After Cagney, a Real Life

Ms magazine, January/February 1991

In The Trials of Rosie ONeill, each episode opens with a trip to the therapist. Newly divorced and still hurting, Rosie squirms and confesses; the shrink is unseen, but heard. And the viewer is- -more than usual for television-voyeur.

For Sharon Gless, that's her favorite moment. "I think it's the show's trade-mark. You see her practicing law, and she's good at it. And you see her interacting, sort of, with her family. The therapy sessions are where you get to hear who she is."

It's private life made public. And for Gless, who's been forced to publicize her new show with many sessions on the media interviewer's couch, the scenes reveal her own vulnerability as well. "I'm not playing myself. I'm not really like Rosie. But I understand her feelings very well. I just finished a therapy monologue saying, 'Having a man isn't going to fix any-thing. I need me." Those kinds of sentences are my own experience.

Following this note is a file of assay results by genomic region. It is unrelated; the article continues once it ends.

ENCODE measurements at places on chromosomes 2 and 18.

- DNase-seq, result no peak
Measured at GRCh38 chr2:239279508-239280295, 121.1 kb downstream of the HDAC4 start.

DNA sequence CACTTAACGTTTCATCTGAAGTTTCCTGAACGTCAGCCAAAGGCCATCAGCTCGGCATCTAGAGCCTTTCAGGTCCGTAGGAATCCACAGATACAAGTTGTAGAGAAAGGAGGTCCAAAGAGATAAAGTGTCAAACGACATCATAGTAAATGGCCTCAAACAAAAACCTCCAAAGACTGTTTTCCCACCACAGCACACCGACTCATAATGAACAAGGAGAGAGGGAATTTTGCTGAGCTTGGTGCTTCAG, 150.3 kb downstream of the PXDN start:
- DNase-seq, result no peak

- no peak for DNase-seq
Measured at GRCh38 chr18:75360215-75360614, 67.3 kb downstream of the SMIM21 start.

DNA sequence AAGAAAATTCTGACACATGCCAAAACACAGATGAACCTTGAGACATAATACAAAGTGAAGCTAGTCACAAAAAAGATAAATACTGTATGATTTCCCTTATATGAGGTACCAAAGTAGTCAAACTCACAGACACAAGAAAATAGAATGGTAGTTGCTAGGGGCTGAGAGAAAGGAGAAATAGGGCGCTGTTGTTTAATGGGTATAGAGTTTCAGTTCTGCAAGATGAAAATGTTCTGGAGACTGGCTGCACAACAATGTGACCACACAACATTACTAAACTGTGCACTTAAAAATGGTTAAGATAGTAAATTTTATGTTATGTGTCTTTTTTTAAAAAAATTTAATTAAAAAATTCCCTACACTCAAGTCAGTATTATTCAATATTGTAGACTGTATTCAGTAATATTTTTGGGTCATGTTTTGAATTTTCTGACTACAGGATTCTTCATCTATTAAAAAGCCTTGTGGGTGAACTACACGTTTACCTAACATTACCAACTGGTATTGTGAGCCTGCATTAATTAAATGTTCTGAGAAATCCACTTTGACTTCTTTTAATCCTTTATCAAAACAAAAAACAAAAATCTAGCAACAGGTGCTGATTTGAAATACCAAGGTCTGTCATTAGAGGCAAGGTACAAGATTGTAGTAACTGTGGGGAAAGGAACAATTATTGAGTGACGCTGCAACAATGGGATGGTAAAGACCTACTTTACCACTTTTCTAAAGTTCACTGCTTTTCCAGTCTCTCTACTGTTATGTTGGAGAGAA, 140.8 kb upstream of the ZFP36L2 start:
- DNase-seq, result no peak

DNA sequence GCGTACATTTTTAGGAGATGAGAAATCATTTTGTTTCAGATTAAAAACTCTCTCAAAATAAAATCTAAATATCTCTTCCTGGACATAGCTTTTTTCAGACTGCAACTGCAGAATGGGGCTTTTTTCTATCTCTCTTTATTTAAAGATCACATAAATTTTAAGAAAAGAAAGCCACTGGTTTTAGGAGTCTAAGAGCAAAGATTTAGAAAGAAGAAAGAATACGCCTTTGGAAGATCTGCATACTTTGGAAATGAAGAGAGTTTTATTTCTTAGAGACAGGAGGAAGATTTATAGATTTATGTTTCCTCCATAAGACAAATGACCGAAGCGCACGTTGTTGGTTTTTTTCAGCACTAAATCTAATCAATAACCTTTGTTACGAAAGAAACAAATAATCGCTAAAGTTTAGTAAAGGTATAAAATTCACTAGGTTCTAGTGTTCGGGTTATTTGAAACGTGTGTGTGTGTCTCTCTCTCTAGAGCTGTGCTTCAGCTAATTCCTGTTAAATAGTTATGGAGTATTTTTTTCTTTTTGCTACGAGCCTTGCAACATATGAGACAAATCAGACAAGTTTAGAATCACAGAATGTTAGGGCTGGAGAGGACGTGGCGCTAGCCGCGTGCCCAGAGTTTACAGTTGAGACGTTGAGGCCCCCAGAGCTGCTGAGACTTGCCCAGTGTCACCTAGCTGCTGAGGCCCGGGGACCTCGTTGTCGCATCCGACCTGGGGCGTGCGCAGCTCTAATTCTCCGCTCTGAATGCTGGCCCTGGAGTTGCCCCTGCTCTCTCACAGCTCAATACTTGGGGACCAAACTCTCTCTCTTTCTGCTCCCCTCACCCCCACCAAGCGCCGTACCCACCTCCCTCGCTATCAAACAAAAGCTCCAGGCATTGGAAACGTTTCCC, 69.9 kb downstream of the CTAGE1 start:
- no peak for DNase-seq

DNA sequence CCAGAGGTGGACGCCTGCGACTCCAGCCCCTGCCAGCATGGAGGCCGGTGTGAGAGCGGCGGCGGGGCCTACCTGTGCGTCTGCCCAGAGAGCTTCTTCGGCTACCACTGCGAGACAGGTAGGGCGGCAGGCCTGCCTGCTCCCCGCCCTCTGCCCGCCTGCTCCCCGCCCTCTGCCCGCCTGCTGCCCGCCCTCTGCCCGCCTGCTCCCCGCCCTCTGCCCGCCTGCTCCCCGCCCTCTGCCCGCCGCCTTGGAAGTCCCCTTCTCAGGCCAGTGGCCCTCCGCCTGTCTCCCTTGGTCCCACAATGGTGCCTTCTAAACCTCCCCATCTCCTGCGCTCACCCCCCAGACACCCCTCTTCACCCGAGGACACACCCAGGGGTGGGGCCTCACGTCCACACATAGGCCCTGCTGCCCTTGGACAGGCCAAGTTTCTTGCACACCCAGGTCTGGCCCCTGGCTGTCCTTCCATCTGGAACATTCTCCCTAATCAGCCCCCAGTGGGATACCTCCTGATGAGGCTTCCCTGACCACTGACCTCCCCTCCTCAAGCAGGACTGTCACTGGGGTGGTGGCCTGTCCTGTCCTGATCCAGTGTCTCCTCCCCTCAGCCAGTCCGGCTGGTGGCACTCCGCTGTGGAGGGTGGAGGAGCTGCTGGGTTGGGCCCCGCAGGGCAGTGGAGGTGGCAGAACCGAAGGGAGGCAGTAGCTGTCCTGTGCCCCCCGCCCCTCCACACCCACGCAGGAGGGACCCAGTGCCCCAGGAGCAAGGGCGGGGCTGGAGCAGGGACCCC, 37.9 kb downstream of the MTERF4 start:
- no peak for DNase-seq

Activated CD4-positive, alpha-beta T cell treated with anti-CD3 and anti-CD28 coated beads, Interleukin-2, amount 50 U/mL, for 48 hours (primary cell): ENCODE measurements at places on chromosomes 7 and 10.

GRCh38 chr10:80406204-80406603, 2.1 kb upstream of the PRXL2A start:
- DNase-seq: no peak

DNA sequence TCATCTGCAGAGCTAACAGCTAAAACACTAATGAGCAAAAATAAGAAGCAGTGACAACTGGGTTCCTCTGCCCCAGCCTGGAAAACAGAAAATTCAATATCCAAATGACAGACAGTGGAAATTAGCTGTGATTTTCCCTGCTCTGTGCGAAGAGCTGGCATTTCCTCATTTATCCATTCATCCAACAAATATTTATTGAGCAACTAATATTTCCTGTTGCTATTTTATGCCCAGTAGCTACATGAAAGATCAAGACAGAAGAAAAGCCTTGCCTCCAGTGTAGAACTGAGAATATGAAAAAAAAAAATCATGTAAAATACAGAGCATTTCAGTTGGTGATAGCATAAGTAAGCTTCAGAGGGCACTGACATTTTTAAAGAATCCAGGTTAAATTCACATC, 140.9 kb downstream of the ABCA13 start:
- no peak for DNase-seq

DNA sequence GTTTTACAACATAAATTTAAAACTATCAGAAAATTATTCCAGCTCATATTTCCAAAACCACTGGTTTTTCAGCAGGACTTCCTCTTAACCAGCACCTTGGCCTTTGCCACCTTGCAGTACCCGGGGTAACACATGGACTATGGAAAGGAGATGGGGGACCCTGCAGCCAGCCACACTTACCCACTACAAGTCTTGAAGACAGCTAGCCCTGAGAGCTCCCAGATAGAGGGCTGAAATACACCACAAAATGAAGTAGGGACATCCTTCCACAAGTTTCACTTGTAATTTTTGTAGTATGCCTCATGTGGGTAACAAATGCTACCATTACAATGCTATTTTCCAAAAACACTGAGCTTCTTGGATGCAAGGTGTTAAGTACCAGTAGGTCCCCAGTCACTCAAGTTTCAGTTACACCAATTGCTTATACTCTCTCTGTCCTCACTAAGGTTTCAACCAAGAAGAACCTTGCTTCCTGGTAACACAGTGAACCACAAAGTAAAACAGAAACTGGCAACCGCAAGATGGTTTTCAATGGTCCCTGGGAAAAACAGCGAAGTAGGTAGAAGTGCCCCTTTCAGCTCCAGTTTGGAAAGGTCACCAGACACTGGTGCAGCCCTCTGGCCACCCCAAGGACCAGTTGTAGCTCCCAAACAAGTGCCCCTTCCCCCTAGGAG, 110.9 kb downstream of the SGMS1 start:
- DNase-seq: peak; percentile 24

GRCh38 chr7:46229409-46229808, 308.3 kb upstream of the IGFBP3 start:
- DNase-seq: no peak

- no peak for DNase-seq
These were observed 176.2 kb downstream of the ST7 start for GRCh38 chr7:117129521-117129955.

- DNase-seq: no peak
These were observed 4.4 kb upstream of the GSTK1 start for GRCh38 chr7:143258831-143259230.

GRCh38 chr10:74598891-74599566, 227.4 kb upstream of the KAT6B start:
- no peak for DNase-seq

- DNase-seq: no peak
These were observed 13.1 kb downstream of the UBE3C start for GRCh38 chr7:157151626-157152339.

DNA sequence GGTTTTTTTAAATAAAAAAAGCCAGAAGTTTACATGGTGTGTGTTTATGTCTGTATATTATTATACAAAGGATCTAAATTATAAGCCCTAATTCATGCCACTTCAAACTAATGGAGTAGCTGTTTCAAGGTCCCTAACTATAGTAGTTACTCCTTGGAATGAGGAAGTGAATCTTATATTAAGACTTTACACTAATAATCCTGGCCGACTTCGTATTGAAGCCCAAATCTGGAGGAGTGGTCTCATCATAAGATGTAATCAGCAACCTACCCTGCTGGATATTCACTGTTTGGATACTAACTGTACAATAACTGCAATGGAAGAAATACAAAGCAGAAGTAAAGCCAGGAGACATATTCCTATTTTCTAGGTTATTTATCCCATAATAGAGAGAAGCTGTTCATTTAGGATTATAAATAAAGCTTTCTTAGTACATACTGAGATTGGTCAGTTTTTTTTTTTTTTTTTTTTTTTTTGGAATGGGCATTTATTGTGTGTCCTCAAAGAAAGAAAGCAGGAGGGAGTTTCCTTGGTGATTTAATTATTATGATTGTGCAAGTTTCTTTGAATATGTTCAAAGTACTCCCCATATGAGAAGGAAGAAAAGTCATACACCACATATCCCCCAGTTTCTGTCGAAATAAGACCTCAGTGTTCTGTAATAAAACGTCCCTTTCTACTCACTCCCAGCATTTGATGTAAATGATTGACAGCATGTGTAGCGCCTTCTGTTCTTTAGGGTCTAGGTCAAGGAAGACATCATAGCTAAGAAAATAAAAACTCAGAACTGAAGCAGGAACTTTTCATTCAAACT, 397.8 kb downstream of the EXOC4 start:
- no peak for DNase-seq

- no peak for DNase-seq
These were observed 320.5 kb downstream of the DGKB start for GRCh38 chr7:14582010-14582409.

"While I was playing Christine Cagney I sort of lost myself", Gless says. What followed after the series ended was not pleasant: treatment for alcoholism, and a well-publicized break-in from a crazed, obsessed woman. Of her time away from television, Gless says, "This sounds so corny, but I learned how vulnerable I am, and how strong I am."

And as art imitates life, Cagney has been replaced with "a totally different character. Cagney was not in touch with her feelings," Gless says. "She was vulnerable underneath, but guarded. Rosie is older and more clear as to who she is."

Apparently, Rosie's also mature enough not to want everyone to like-or watch- her. Producer Barney Rosenzweig told CBS this show wouldn't appeal to everyone, which suits Gless just fine. "I don't know how to compromise and make this show for everybody-then you become like Dallas. Rosie is about one real woman. This is just one woman's story.

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